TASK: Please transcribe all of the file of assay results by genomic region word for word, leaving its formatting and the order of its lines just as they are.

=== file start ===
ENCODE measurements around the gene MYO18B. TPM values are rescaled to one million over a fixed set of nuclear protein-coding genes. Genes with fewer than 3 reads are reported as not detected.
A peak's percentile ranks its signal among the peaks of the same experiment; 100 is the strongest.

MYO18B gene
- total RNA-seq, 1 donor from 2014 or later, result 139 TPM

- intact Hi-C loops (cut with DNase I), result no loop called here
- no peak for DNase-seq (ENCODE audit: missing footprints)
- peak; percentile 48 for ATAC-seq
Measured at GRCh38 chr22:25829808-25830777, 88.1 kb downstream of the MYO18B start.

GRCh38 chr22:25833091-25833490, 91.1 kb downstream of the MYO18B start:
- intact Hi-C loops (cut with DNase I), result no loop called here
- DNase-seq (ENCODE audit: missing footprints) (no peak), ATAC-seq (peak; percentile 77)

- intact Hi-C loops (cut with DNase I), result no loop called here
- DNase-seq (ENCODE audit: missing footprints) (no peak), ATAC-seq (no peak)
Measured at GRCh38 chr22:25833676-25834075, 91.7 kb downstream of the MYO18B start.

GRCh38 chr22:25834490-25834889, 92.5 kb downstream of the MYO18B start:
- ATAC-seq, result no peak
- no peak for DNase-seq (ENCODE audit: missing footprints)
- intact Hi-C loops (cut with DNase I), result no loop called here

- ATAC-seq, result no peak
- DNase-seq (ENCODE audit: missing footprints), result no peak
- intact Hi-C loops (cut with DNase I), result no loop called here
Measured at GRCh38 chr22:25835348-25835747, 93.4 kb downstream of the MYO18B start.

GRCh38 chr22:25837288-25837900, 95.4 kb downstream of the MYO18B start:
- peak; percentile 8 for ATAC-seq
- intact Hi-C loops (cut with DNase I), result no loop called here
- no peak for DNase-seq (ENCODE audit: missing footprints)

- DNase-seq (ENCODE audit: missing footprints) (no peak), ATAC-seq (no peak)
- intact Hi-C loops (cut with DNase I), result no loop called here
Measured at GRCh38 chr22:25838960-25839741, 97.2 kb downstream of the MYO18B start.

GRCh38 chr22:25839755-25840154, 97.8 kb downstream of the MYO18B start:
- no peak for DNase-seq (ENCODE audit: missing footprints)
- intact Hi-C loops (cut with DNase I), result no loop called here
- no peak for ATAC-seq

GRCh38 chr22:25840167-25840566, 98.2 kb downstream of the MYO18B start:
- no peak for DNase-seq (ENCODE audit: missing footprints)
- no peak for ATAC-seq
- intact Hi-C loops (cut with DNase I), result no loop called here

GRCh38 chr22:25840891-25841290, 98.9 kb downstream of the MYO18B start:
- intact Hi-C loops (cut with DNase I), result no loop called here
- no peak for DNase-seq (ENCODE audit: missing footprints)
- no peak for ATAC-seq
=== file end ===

ENCODE measurements around the gene MYO18B. TPM values are rescaled to one million over a fixed set of nuclear protein-coding genes. Genes with fewer than 3 reads are reported as not detected.
A peak's percentile ranks its signal among the peaks of the same experiment; 100 is the strongest.

MYO18B gene
- total RNA-seq, 1 donor from 2014 or later, result 139 TPM

- intact Hi-C loops (cut with DNase I), result no loop called here
- no peak for DNase-seq (ENCODE audit: missing footprints)
- peak; percentile 48 for ATAC-seq
Measured at GRCh38 chr22:25829808-25830777, 88.1 kb downstream of the MYO18B start.

GRCh38 chr22:25833091-25833490, 91.1 kb downstream of the MYO18B start:
- intact Hi-C loops (cut with DNase I), result no loop called here
- DNase-seq (ENCODE audit: missing footprints) (no peak), ATAC-seq (peak; percentile 77)

- intact Hi-C loops (cut with DNase I), result no loop called here
- DNase-seq (ENCODE audit: missing footprints) (no peak), ATAC-seq (no peak)
Measured at GRCh38 chr22:25833676-25834075, 91.7 kb downstream of the MYO18B start.

GRCh38 chr22:25834490-25834889, 92.5 kb downstream of the MYO18B start:
- ATAC-seq, result no peak
- no peak for DNase-seq (ENCODE audit: missing footprints)
- intact Hi-C loops (cut with DNase I), result no loop called here

- ATAC-seq, result no peak
- DNase-seq (ENCODE audit: missing footprints), result no peak
- intact Hi-C loops (cut with DNase I), result no loop called here
Measured at GRCh38 chr22:25835348-25835747, 93.4 kb downstream of the MYO18B start.

GRCh38 chr22:25837288-25837900, 95.4 kb downstream of the MYO18B start:
- peak; percentile 8 for ATAC-seq
- intact Hi-C loops (cut with DNase I), result no loop called here
- no peak for DNase-seq (ENCODE audit: missing footprints)

- DNase-seq (ENCODE audit: missing footprints) (no peak), ATAC-seq (no peak)
- intact Hi-C loops (cut with DNase I), result no loop called here
Measured at GRCh38 chr22:25838960-25839741, 97.2 kb downstream of the MYO18B start.

GRCh38 chr22:25839755-25840154, 97.8 kb downstream of the MYO18B start:
- no peak for DNase-seq (ENCODE audit: missing footprints)
- intact Hi-C loops (cut with DNase I), result no loop called here
- no peak for ATAC-seq

GRCh38 chr22:25840167-25840566, 98.2 kb downstream of the MYO18B start:
- no peak for DNase-seq (ENCODE audit: missing footprints)
- no peak for ATAC-seq
- intact Hi-C loops (cut with DNase I), result no loop called here

GRCh38 chr22:25840891-25841290, 98.9 kb downstream of the MYO18B start:
- intact Hi-C loops (cut with DNase I), result no loop called here
- no peak for DNase-seq (ENCODE audit: missing footprints)
- no peak for ATAC-seq